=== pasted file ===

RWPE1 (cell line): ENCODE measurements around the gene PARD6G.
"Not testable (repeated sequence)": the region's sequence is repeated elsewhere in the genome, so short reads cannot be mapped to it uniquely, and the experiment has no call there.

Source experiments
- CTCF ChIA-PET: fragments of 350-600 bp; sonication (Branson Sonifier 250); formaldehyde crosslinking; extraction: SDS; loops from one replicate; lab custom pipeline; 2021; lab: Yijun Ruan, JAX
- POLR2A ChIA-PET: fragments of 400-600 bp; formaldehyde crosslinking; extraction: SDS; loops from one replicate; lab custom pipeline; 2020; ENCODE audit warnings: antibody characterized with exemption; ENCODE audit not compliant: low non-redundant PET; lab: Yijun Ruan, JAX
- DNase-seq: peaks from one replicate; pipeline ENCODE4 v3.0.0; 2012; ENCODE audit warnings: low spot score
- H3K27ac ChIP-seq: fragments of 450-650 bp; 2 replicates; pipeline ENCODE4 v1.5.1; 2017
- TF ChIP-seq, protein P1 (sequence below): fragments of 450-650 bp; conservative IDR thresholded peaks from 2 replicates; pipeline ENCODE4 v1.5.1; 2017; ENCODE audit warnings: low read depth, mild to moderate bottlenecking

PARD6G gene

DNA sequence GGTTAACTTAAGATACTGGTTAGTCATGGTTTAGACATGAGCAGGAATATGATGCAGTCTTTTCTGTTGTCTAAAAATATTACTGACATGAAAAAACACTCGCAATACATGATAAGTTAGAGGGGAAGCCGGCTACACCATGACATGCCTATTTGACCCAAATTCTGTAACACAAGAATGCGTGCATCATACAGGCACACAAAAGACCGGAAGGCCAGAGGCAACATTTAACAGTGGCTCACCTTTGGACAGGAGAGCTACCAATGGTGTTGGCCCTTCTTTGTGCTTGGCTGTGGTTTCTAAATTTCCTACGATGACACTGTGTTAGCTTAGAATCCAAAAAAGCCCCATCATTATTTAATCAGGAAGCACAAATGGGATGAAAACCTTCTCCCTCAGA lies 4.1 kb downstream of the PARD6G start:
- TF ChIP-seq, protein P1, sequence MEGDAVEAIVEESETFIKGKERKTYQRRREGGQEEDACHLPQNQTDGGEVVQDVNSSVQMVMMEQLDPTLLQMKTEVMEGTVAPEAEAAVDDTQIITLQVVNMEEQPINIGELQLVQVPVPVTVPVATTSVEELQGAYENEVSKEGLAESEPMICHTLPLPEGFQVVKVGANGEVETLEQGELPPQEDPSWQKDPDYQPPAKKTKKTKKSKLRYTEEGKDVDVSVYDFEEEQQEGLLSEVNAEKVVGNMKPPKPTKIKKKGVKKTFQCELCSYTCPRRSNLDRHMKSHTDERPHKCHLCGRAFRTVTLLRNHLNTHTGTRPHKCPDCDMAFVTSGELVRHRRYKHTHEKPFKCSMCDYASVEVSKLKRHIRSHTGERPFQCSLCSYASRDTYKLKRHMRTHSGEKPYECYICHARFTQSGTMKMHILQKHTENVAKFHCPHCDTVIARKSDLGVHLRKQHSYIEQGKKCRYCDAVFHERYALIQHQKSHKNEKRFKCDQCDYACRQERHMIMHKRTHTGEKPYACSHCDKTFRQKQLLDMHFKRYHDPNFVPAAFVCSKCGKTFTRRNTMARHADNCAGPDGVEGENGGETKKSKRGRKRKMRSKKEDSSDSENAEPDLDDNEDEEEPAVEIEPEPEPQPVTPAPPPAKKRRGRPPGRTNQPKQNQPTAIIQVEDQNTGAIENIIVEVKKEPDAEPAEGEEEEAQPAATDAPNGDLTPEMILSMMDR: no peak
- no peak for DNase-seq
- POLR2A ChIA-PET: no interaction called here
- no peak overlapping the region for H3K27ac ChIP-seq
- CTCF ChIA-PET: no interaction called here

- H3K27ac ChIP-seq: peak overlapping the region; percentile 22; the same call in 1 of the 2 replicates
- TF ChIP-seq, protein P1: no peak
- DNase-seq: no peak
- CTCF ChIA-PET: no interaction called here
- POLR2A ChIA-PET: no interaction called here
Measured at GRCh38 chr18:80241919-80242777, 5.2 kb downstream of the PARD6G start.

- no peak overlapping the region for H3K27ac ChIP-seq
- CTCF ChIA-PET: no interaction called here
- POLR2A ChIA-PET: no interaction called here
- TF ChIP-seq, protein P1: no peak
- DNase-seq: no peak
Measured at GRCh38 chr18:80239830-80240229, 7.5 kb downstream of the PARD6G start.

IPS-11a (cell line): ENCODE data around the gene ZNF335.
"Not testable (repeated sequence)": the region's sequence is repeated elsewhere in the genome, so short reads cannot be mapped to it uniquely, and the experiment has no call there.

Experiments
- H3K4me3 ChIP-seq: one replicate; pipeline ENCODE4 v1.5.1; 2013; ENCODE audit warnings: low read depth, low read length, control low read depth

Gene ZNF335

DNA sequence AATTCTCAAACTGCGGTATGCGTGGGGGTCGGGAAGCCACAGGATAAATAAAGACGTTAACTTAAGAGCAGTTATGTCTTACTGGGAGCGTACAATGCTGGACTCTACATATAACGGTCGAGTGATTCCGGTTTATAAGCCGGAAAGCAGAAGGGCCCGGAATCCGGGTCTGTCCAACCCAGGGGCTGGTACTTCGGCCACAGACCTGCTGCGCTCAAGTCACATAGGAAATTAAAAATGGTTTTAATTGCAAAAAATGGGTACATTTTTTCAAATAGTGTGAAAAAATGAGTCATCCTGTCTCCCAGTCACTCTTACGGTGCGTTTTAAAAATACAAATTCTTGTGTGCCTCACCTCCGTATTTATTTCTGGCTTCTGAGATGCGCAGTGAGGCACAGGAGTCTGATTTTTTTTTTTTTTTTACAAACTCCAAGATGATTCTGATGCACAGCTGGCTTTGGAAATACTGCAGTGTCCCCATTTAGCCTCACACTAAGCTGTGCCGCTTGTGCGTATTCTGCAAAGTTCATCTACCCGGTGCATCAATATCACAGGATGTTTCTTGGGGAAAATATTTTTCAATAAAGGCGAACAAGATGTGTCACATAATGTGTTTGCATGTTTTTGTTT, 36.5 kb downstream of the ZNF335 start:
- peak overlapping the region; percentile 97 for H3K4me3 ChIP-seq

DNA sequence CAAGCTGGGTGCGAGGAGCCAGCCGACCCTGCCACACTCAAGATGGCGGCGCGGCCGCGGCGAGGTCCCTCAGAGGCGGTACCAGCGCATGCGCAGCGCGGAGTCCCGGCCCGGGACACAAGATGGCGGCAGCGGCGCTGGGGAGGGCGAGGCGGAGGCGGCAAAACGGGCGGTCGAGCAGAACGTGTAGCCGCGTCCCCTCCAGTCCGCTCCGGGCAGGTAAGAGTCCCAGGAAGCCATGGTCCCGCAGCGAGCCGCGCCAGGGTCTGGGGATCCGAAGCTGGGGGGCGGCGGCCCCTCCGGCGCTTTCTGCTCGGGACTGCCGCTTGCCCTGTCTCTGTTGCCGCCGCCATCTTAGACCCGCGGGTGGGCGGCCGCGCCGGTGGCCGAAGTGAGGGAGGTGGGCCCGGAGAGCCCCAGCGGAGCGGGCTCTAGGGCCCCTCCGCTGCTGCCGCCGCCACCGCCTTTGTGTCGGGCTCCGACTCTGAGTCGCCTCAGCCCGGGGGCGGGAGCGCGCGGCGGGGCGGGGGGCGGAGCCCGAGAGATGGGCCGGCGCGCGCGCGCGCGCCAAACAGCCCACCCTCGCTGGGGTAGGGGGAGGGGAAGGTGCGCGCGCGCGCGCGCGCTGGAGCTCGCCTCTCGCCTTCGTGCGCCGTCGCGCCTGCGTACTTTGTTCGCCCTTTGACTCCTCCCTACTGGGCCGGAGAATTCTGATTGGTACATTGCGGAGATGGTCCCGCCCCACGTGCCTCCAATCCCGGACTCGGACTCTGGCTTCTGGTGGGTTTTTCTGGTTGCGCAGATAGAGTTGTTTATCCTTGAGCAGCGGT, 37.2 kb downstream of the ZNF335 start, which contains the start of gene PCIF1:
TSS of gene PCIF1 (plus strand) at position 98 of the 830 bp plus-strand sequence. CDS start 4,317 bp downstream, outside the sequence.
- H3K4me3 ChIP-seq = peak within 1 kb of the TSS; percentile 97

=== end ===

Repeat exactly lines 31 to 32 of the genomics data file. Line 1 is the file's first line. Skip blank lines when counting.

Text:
- H3K4me3 ChIP-seq: one replicate; pipeline ENCODE4 v1.5.1; 2013; ENCODE audit warnings: low read depth, low read length, control low read depth

Gene ZNF335